Tuesday, 28 February 2012


The main difference one notices between hospital and home is how QUIET home really is!! Both Luke and I walked into our lounge and were almost overwhelmed with the silence... No nurse call alarms, hospital machinery, no nurses talking at the nearby nurses’ station, no cleaners or hospitality staff popping in and out at various intervals. It felt odd to say the least. The lighting was also different. The garish and intense hospital lighting replaced by more subdued home lights made us feel as though we couldn’t see properly! It certainly didn’t take us long to get used to being back home though, especially after a proper cup of tea in a real mug! Being reunited with a certain feline was also wonderful. I was worried that my little chap wouldn’t remember me, but he just strolled in as nonchalantly as ever, rubbed my legs with his head and looked at me as if to say, ‘oh, have you been gone long, I hadn’t noticed...’    

Being discharged from hospital always leaves me with mixed feelings. I am always truly ecstatic to be leaving the joint and to be returning to my lovely home, family and friends. However, I do feel a bit adrift, and fearful that if I suddenly feel unwell there aren’t any nurses or doctors around to give me a quick check over, with all the top-notch equipment at their finger tips. I’m hoping that my new anti-anxiety drugs will help combat these feeling and help keep me calm. They seem to be doing their job so far! 

Before I was discharged, the hospital’s Occupational Health team did a fantastic job of assessing my needs and ensuring that I get all the support I need at home to make my everyday life easier, so that I can have the highest quality of life possible. One example of this was organising the delivery of a ‘perching stool’ which you keep in the kitchen (or wherever, mine’s in the kitchen!) so you can kind of perch (as the name suggests!) while you make a cup of tea, or wash up. It’s amazing how much easier it is to complete those tasks when you aren’t expending so much energy on standing alone. I have to take my hat off to Hampshire Social Services who delivered my new equipment the morning after I was discharged. I was very impressed!

As I have mentioned in other blog posts, my oxygen requirements are now increased, which means we are waiting to receive delivery of an oxygen concentrator which can provide the 6 litres a minute I need for moving around the house (or wherever else I happen to be moving!). The concentrator I have at the moment only goes up to 5 litres a minute, so currently the company have ‘piggy-backed’ two concentrators together to provide 6 litres and have moved my original concentrator upstairs to provide the 2 litres a minute I need through my non-invasive ventilator (NIV) at night, and the 3 litres a minute I need for just lounging around. So it’s safe to say our little house is like a wire city/oxygen concentrator showroom at the moment, until we get the proper concentrators installed, but hopefully we won’t be waiting too much longer for this to happen(!?) I also had to have the settings on my NIV changed prior to leaving hospital, as my carbon dioxide levels were still too high. After some tweaking of the machines settings, and a sleep study a couple of nights before I came home, the doctors were satisfied that I was getting rid of enough CO2 to be able to be discharged.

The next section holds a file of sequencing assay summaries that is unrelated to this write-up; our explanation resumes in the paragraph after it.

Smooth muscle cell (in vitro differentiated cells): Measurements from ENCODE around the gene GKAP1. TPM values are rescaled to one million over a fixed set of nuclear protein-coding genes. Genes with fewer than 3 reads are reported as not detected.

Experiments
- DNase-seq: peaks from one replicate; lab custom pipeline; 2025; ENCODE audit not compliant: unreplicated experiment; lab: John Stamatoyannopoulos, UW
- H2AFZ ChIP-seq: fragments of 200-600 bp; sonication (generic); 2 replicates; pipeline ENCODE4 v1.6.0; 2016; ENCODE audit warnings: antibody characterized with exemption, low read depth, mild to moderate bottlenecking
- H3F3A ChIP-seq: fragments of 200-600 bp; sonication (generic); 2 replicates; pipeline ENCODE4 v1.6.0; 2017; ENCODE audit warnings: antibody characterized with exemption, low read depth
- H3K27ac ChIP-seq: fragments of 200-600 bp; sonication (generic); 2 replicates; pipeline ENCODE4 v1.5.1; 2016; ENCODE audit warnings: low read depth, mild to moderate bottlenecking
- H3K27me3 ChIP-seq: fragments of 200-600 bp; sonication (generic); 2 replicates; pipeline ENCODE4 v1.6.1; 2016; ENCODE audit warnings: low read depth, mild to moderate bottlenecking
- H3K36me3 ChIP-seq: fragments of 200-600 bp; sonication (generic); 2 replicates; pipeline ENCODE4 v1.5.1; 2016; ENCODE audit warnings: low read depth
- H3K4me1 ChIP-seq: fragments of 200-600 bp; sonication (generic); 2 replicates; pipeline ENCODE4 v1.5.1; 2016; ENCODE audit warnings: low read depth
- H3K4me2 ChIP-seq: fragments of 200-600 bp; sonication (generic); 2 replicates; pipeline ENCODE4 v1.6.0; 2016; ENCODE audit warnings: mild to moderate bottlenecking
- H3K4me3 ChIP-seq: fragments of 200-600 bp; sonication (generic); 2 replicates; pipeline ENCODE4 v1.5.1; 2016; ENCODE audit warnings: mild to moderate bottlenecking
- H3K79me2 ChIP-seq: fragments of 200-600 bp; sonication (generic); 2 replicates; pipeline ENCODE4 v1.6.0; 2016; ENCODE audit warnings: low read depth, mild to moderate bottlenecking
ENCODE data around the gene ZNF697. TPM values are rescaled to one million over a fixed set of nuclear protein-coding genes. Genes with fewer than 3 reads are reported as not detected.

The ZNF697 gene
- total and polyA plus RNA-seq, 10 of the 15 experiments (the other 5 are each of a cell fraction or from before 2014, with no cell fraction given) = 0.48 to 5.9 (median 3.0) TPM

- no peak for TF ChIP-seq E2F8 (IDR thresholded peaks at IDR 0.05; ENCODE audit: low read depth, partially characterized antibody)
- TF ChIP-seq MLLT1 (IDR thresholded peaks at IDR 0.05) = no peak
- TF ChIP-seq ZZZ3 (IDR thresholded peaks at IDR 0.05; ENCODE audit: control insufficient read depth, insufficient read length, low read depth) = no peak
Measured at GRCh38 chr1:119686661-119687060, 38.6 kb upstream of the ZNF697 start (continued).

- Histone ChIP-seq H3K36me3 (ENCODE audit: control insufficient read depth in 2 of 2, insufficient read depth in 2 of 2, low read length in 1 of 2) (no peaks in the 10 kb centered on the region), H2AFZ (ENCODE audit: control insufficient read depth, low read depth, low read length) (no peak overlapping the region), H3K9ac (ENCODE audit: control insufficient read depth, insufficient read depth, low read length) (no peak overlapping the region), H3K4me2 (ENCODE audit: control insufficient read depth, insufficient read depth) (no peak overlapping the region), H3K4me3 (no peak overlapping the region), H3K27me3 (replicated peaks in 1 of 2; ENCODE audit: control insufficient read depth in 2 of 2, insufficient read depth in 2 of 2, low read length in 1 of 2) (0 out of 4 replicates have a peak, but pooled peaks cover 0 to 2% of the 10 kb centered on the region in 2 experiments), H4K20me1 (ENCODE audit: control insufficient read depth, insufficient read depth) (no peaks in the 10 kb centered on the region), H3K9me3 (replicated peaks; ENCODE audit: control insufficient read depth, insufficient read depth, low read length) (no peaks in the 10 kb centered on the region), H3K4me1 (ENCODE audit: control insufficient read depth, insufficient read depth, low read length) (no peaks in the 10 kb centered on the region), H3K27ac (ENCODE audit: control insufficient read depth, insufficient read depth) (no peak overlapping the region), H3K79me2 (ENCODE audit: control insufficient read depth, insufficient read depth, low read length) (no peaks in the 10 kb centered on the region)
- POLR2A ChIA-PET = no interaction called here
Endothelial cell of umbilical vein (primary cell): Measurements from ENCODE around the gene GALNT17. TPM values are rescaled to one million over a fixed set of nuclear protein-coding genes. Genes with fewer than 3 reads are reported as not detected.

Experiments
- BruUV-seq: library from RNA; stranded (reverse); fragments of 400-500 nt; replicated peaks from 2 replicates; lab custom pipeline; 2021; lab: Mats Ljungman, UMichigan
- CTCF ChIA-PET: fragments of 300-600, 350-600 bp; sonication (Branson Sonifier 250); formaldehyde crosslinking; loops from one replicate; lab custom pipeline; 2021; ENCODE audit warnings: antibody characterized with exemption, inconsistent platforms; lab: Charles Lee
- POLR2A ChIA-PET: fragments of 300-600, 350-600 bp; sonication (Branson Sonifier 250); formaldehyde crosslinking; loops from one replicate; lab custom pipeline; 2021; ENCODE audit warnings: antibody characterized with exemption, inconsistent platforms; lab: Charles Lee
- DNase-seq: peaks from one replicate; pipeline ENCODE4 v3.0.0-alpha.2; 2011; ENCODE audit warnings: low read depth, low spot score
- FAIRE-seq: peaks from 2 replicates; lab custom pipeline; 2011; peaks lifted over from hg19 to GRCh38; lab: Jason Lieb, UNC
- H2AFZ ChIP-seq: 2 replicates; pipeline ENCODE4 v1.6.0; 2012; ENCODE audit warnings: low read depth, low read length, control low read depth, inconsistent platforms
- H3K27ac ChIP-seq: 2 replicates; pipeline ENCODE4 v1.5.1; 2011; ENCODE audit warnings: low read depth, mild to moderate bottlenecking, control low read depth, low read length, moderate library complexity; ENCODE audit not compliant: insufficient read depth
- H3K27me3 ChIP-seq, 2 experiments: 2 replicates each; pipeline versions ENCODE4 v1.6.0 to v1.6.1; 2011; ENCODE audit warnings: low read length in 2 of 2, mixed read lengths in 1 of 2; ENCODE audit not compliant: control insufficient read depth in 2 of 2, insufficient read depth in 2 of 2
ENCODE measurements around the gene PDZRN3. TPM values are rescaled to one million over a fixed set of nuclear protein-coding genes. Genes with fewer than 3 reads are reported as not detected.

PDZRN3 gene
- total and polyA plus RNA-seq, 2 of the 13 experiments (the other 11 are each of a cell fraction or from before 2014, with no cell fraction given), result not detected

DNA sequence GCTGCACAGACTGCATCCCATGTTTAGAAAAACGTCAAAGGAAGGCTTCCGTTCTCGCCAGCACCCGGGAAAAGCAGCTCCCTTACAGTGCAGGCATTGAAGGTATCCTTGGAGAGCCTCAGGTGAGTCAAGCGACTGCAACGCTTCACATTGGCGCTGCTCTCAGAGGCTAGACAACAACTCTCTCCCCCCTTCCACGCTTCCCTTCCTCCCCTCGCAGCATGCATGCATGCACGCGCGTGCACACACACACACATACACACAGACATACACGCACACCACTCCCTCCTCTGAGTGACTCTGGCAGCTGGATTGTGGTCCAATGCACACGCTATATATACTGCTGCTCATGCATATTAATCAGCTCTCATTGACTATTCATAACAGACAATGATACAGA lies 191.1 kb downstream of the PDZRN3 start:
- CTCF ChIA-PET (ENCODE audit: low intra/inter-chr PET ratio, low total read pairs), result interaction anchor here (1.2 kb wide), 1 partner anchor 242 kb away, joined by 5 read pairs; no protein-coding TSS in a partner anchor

The most obtrusive change to our routine is probably my night time use of the NIV. I am quite accustomed to the noises it makes; the whooshing air is actually quite therapeutic. However, Luke doesn’t have quite the same love for it... The first couple of nights he was kept awake by my face mask, as it wasn’t fitting quite right, so made odd noises when I exhaled. That was easy to sort, but now he has to deal with getting a face full of hard plastic every time I cuddle up to him (oops!!) I think I’ll have to be less vigorous in my hugging!  
I was a bit disheartened when I first had all of the support provided for me (not in an ungrateful way might I add!!) and having consultations with palliative care. It sort of brings it all closer to home that my CF isn’t going to ‘get better’ – yes, I have recovered from my latest chest infection, but I am by no means better than I was before. In hindsight though, I do feel like I have been struggling for a while, so I could well have needed a higher flow rate of oxygen for some time. At least all of this equipment and changes will allow me to lead as ‘normal’ (whatever that is!?) a life as possible until my call comes. I really can’t believe that on the 1st March it will be one year since my first false alarm, and nearly 2 years and 2 months of being on the double lung transplant waiting list. I’m just continuing to try to stay positive and have also taken up crocheting (random!) as an additional hobby to help occupy my mind! My family have been of invaluable support and I will discuss in a later blog my changed home routine and how it affects their lives too.   

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